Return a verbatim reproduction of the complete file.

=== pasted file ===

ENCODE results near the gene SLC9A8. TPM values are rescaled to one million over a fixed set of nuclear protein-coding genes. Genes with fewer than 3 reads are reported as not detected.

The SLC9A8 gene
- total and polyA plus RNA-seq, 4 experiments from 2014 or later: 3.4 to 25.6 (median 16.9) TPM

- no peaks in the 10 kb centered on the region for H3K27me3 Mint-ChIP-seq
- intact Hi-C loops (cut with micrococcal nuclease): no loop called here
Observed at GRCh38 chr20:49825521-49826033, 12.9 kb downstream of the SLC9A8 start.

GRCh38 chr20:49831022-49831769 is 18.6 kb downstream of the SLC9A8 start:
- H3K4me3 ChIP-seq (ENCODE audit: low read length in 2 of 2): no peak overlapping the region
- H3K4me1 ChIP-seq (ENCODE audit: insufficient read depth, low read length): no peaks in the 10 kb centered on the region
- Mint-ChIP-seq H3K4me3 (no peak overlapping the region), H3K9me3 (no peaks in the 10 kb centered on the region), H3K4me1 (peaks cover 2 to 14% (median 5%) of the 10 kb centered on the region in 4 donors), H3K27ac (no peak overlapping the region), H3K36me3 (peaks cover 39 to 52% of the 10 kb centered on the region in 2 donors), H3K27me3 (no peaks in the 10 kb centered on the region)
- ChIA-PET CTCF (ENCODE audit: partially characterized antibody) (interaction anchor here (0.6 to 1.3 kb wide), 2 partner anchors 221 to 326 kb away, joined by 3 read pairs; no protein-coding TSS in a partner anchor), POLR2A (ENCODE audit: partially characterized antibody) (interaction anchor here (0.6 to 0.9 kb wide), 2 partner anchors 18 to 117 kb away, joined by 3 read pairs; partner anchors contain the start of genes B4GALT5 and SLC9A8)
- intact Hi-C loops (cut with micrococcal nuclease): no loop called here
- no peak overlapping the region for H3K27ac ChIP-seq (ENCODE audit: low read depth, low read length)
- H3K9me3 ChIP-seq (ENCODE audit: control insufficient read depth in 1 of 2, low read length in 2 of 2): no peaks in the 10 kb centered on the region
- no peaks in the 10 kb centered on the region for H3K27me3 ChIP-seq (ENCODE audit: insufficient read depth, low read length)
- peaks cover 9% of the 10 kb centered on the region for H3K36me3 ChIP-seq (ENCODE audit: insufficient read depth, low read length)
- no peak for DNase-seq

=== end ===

ENCODE results near the gene SLC9A8. TPM values are rescaled to one million over a fixed set of nuclear protein-coding genes. Genes with fewer than 3 reads are reported as not detected.

The SLC9A8 gene
- total and polyA plus RNA-seq, 4 experiments from 2014 or later: 3.4 to 25.6 (median 16.9) TPM

- no peaks in the 10 kb centered on the region for H3K27me3 Mint-ChIP-seq
- intact Hi-C loops (cut with micrococcal nuclease): no loop called here
Observed at GRCh38 chr20:49825521-49826033, 12.9 kb downstream of the SLC9A8 start.

GRCh38 chr20:49831022-49831769 is 18.6 kb downstream of the SLC9A8 start:
- H3K4me3 ChIP-seq (ENCODE audit: low read length in 2 of 2): no peak overlapping the region
- H3K4me1 ChIP-seq (ENCODE audit: insufficient read depth, low read length): no peaks in the 10 kb centered on the region
- Mint-ChIP-seq H3K4me3 (no peak overlapping the region), H3K9me3 (no peaks in the 10 kb centered on the region), H3K4me1 (peaks cover 2 to 14% (median 5%) of the 10 kb centered on the region in 4 donors), H3K27ac (no peak overlapping the region), H3K36me3 (peaks cover 39 to 52% of the 10 kb centered on the region in 2 donors), H3K27me3 (no peaks in the 10 kb centered on the region)
- ChIA-PET CTCF (ENCODE audit: partially characterized antibody) (interaction anchor here (0.6 to 1.3 kb wide), 2 partner anchors 221 to 326 kb away, joined by 3 read pairs; no protein-coding TSS in a partner anchor), POLR2A (ENCODE audit: partially characterized antibody) (interaction anchor here (0.6 to 0.9 kb wide), 2 partner anchors 18 to 117 kb away, joined by 3 read pairs; partner anchors contain the start of genes B4GALT5 and SLC9A8)
- intact Hi-C loops (cut with micrococcal nuclease): no loop called here
- no peak overlapping the region for H3K27ac ChIP-seq (ENCODE audit: low read depth, low read length)
- H3K9me3 ChIP-seq (ENCODE audit: control insufficient read depth in 1 of 2, low read length in 2 of 2): no peaks in the 10 kb centered on the region
- no peaks in the 10 kb centered on the region for H3K27me3 ChIP-seq (ENCODE audit: insufficient read depth, low read length)
- peaks cover 9% of the 10 kb centered on the region for H3K36me3 ChIP-seq (ENCODE audit: insufficient read depth, low read length)
- no peak for DNase-seq